McCOLL — Work has begun on a $2.2 million broadband expansion in the county.
A group, which included Sen. Gerald Malloy, Rep. Pat Henegan, County Administrator Ron Munnerlyn, County Council Chairman Jason Steen, District 6 County Councilman Verd Odom, Sandhill Telephone Cooperative CEO Lee Chambers, South Carolina Office of Regulatory (ORS) Staff Executive Director Nanette Edwards, ORS Broadband Project Administrator Chris Rozycki, Mark Stanley of Sandhill, listened as engineer Larry Garrick of McCall-Thomas Engineering Company talked at the site in McColl about the work being done.
Edwards said ORS approved the funding of 78 applications statewide.
This infrastructure expansion will make high-speed broadband available to homes, businesses, schools, health care facilities, and other institutions in unserved areas across South Carolina.
Edwards said $50 million of Coronavirus Aid, Relief and Economic Security (CARES) Act funding was allocated to ORS for administering the South Carolina Broadband Infrastructure Program to assist COVID-19 impacted individuals, families, and communities.
Of that total, $20 million was budgeted for the ongoing Online Learning Initiative, and $29.7 million was allocated to support broadband infrastructure expansion.
Sandhill Telephone Cooperative has five funded projects in Marlboro County with a total project cost of $2,249,400. Fifty percent of the project cost or $1,124,700 is CARES Act funded as authorized by the SC General Assembly.
Once the five projects are completed, 3,428 additional households, 243 businesses, 12 health care facilities, 108 community anchor institutions, and eight educational institutions will have broadband access.
ORS came to Marlboro County to do site visits. Edwards spoke highly of the application submitted by the county and Sandhill. She noted the number of letters of support and said the application scored high with a 75.
“You did well,” she said.
In McColl, the project will have 14 miles of fiber optic cable. Crews are working seven days a week to complete the work by the federally mandated deadline. They are boring under the railroad tracks on Highway 15-401 to extend broadband to the North Carolina line. This will pick up over 300 residents and five anchor institutions.
The other locations are in Clio, Blenheim, on Hwy 9 from Bennettsville to Clio, and from West Bennettsville to the Pee Dee River.
Projects must be completed no later than December 18 of this year.
Edwards said the fiber to the premises will provide minimum download and upload speeds of 250 megabytes per second.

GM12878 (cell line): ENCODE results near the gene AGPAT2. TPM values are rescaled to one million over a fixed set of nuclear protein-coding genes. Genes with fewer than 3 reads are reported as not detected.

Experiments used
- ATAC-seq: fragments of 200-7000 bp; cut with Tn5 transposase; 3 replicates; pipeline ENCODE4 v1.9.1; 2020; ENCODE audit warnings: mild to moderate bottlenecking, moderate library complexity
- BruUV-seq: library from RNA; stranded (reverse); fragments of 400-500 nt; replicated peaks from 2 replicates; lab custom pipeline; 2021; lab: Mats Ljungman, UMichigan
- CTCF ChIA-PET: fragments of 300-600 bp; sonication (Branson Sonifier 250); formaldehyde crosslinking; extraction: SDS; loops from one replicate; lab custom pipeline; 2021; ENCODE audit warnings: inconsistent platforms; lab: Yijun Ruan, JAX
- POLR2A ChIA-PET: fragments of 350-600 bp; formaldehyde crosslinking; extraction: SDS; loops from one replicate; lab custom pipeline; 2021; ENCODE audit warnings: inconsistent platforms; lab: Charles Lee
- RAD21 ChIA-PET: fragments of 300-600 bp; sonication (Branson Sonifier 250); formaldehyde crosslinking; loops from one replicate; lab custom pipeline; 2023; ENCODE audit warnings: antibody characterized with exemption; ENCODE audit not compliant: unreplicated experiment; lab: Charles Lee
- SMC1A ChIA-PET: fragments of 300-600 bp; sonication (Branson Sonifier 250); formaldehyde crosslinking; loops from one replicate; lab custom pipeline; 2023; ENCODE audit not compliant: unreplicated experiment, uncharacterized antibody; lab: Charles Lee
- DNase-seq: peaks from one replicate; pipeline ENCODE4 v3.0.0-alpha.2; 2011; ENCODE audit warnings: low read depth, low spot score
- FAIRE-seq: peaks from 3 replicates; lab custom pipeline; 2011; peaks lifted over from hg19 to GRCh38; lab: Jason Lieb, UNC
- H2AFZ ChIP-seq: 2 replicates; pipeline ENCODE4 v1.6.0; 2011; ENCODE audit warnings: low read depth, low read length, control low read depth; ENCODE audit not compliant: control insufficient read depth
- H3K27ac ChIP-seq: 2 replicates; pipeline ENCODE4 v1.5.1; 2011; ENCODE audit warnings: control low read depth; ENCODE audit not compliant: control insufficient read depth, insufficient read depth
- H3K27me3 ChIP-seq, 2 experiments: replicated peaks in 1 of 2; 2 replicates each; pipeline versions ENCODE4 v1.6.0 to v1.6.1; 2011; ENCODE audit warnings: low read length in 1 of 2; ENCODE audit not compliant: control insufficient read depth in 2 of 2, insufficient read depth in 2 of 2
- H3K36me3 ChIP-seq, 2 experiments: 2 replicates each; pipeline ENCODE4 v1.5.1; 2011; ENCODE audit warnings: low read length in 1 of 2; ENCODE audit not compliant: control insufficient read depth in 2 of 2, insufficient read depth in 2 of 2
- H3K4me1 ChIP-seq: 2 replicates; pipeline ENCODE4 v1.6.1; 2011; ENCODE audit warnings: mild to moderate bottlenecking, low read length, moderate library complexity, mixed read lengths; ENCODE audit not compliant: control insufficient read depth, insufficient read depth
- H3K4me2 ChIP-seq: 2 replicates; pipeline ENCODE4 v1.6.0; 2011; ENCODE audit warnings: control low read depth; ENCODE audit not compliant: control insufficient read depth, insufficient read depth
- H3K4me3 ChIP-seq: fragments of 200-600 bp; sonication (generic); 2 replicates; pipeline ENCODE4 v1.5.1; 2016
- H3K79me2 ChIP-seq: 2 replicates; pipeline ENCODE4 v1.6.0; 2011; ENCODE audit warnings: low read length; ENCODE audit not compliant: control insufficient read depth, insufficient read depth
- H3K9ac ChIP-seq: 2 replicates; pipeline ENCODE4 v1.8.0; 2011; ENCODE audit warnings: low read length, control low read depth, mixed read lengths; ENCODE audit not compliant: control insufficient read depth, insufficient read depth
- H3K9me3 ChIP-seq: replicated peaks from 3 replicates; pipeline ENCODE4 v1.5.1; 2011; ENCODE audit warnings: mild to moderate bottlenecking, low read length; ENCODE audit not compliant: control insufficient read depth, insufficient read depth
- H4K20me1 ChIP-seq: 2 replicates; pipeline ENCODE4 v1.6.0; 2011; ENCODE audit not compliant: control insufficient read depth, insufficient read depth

Malloy said Edwards and Rozycki were “rockstars.”
“They put everything together from the beginning when they first started having the meetings,” he said.
Malloy noted it was a team effort of the state, county, and Sandhill.
He was on accelerateSC, which served as the coordinated COVID-19 advisory team to consider and recommend economic revitalization plans for the state.
Malloy was on the Re-Open South Carolina Select Committee, which, studied the CARES Act appropriation. He was responsible for the broadband section.
The senator made a presentation on broadband to the Senate Finance Committee to advise them on how much of the funding to allocate.
Malloy noted county officials did a good job of putting things together and had great letters of support.
He also gave credit to Sandhill, local government, and those who are putting in the infrastructure.
Improved broadband access will help those working from home, improve distance learning, and telemedicine.
Malloy noted all of those things are dependent on good internet access.
County Council Chairman Jason Steen said improved internet has been a key strategic initiative for Marlboro County Council.
“Our staff had a plan in place before the COVID crisis and was able to quickly adapt it to the SC Cares Act requirements along with Sandhill Cooperative,” he said. “To watch dirt being turned and cable being run is really exciting.”
County Councilman Verd Odom added it’s always a great day when you can see the results of hard work and planning.
“As councilman for McColl, I know how important the new, faster internet will be for our town,” he said. “Not only have I worked for the McColl area, but it’s been a real team effort with the entire council, staff, and Sandhill to make this a reality.”
Chambers said Sandhill will be the telecommunication provider in Marlboro delivering the high-speed internet over fiber optics.
Access would probably be available around the beginning of 2021 when people can start signing up.
“The grant is taking what would have been three years worth of work for us and condensing it down to a year,” Chambers said. “We are getting that far ahead of where we would have been.”